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Microsoft Going All In With Windows 8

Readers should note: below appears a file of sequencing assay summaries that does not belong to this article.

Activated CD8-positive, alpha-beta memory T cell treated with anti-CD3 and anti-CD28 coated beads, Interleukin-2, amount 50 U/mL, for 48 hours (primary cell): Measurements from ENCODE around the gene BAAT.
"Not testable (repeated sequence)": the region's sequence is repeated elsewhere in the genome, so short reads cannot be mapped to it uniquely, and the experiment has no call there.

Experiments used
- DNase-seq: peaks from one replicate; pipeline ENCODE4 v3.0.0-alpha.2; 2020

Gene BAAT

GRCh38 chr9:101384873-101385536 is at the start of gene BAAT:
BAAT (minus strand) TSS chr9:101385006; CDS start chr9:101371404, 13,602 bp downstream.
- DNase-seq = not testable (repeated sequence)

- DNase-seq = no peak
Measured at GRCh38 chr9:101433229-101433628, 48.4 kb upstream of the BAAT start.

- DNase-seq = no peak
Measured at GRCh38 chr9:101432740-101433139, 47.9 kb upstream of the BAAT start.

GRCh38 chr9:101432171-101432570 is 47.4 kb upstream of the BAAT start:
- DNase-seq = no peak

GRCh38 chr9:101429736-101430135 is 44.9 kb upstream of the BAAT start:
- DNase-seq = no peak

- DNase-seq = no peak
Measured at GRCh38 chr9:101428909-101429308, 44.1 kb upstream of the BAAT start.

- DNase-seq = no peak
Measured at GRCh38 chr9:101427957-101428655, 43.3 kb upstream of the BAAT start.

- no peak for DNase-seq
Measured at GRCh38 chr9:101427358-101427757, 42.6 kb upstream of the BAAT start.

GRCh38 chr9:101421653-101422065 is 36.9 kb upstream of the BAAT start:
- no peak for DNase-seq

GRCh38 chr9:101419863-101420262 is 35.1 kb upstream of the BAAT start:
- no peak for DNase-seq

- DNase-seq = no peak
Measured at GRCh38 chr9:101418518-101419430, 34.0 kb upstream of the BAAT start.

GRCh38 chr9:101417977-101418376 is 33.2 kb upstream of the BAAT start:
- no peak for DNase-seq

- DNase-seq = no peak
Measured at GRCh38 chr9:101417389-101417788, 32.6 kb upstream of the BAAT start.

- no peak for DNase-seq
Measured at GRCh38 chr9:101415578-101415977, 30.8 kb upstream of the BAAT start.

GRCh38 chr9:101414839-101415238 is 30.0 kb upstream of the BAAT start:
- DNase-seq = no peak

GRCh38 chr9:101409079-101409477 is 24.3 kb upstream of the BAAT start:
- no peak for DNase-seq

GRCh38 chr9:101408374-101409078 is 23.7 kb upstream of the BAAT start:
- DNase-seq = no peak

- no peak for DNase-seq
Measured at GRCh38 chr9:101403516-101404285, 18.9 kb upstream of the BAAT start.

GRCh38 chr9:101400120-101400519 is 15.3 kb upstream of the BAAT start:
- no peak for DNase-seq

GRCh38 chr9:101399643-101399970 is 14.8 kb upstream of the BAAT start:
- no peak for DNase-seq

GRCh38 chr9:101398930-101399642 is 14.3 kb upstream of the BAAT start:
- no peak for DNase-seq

[Originally published in The Coloradoan on 3/30/12] As Apple and Google continue to win over new customers with their sleek, modern products and services, Microsoft has been plotting its next move to keep up in the fast-paced technology world. After years of dominating the operating system market, Windows has recently seen its sales decline because of this tough competition. At the beginning of March, Microsoft unveiled the beta version of its newest competitor in the operating system market: Windows 8. After the failure of Windows Vista, Windows 7 returned some dignity back to the Microsoft operating system brand name. Now, the company is going all in with Windows 8 on its latest attempt to keep up with the newest trends. Windows 8 features a new “Metro” style, dropping the well known “Start” menu that has been in versions of Windows from XP to 7. Windows 8 will be available for both desktop and tablet platforms, and devices can easily connect via a cloud system. For different-sized devices and screens, Windows 8 will automatically scale the content. Apps are in your face in Windows 8 as a major feature as well. The ability to customize the apps you want is provided in a user-friendly experience. Plus, the entire operating system has been optimized for touch screens, tablets and mobile devices of all kinds. Now, you can flick in new apps to the focus of your screen with your finger. A new Forrestor Research report indicates that Apple and Google are still dominating the mobile operating system market. However, Microsoft believes Windows 8 will help bring back some of its faithful customers. No one knows if Microsoft will continue to dominate the operating system market as it has in the past, but Windows 8 is the latest attempt to satisfy hungry tech crowds. Let’s wait and see if Microsoft’s gamble pays off. Stu Crair is the owner and lead trainer at The Digital Workshop Center, providing digital arts and computer training instruction in Fort Collins. Call him at (970) 980-8091 or send email to stu@...